The house at 16-18 Spring Street in Bristol was built in 1883 (or perhaps as early as 1870?). It was designed by the Bristol architect Joel T. Case. It later became the home of Edward Dutton Rockwell (1855-1925), who came to Bristol in 1888 with his brother Albert F. Rockwell. Their New Departure Bell Company grew into one of the largest bell factories in America and the largest producer of ball bearings in the world. E.D. Rockwell later left New Departure to become manager of the Liberty Bell Company. The house has lost its original Italianate tower and second-floor porch.
Happy New Year! We start the new year with an Italianate house in Bristol. Located at 19-21 Spring Street, it was built by Joel T. Case in 1881 and was the home of Walter E. Strong, owner of the South Side Market. The house is also known as the Arnold House.
The Harry Bartholomew House, at 341 Main Street in Bristol, was designed by architect Joel Case. There is a local story, according to which Bartholomew was already building the Italianate house when he met Joel Case outside. Case told him the house needed a tower and Bartholomew immediately had the workers begin building one. The entire house, though, is very much in Case’s style of architecture.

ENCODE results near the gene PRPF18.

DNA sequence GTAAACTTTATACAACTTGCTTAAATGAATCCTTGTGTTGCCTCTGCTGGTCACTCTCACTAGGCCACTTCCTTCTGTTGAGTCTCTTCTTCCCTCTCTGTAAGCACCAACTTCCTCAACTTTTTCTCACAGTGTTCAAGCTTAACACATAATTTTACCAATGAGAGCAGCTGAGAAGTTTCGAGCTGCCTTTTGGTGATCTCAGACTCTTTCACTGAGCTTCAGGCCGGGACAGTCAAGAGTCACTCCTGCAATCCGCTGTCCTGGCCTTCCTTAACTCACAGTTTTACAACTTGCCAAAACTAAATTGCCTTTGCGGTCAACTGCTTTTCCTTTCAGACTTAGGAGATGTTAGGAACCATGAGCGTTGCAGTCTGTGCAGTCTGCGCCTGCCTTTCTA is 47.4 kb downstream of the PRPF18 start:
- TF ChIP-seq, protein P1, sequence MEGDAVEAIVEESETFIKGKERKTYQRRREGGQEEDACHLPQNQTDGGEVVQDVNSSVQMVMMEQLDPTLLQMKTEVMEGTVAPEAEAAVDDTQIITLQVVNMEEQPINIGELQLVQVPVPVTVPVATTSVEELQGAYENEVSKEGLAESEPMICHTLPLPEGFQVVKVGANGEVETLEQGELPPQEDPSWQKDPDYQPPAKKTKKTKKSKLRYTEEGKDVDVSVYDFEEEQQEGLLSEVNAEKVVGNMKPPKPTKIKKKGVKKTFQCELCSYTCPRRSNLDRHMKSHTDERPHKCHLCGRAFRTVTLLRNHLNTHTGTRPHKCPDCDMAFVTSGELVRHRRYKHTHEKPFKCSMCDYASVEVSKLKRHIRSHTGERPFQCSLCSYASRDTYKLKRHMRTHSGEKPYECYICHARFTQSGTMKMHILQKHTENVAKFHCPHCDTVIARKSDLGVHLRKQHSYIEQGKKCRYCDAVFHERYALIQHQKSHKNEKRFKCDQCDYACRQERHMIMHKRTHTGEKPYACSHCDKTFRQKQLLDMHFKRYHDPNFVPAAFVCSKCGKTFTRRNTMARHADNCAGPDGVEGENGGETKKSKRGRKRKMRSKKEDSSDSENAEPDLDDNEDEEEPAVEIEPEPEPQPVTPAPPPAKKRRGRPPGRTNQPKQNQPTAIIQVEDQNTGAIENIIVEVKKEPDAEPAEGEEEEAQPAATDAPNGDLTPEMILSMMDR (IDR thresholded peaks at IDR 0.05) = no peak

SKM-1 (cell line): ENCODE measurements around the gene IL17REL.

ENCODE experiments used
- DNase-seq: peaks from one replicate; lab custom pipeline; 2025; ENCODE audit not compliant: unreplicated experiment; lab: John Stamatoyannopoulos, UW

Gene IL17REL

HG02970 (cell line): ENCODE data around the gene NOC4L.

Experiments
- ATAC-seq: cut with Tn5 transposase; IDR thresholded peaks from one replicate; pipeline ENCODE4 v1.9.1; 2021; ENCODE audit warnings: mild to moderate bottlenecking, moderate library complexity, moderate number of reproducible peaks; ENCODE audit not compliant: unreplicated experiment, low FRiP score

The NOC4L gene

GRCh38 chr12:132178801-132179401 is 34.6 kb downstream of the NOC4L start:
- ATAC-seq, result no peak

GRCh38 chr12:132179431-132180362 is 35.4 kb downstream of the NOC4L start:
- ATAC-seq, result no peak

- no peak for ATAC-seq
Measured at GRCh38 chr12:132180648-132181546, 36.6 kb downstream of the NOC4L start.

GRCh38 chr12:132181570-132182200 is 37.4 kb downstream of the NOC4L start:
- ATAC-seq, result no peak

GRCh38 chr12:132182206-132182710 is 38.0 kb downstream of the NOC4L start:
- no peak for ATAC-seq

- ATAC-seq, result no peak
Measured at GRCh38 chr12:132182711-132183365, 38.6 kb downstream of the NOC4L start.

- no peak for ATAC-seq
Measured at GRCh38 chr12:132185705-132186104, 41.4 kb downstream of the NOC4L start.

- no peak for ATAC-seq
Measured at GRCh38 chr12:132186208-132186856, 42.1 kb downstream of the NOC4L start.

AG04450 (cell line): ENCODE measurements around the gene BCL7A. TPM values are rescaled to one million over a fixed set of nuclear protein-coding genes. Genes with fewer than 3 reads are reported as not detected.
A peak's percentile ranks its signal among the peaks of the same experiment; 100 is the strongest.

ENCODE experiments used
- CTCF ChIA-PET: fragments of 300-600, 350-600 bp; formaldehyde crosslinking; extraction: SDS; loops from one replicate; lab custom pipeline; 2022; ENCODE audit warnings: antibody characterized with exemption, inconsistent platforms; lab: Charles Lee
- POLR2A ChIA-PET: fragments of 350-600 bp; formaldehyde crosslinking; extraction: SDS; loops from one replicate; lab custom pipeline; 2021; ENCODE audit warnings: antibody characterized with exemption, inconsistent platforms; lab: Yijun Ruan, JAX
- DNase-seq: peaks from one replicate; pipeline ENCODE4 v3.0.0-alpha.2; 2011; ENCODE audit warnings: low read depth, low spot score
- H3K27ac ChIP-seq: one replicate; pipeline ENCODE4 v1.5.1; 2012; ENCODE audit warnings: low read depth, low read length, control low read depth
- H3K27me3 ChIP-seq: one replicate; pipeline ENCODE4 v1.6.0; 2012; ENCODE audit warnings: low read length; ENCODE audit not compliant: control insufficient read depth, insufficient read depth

Morse Richtmeyer of the Ideal Laundry was the first resident of the house at 38 Spring Street in Bristol. The house was built circa 1886 by the noted Bristol builder Joel T. Case. In later years, the house’s Italianate cupola was removed, but more recently it has been restored.
Completed in 1794, the tavern operated by Abel Lewis and his wife, Ruth, on Maple Street in Bristol, served patrons into the nineteenth century and was the venue for public dances. Abel and Ruth were the parents of Miles Lewis, who lived nearby. In 1890, the property was purchased by the Bristol Builder Joel T. Case, who Victorianized the house, adding a roof dormer, porches and decorative trim and siding.
Castle Largo is an unusual edifice, located at the intersection of Center and Main Streets in the Federal Hill area of Bristol. A miniature castle featuring elements of the Gothic Revival, Italianate and Second Empire styles, it was constructed in three stages in 1880 and is one of a number of interesting houses in Bristol designed by the local inventor Joel T. Case. After living in it for a few months, Case sold it to Charles Henry Wightman, a 24-year-old businessman.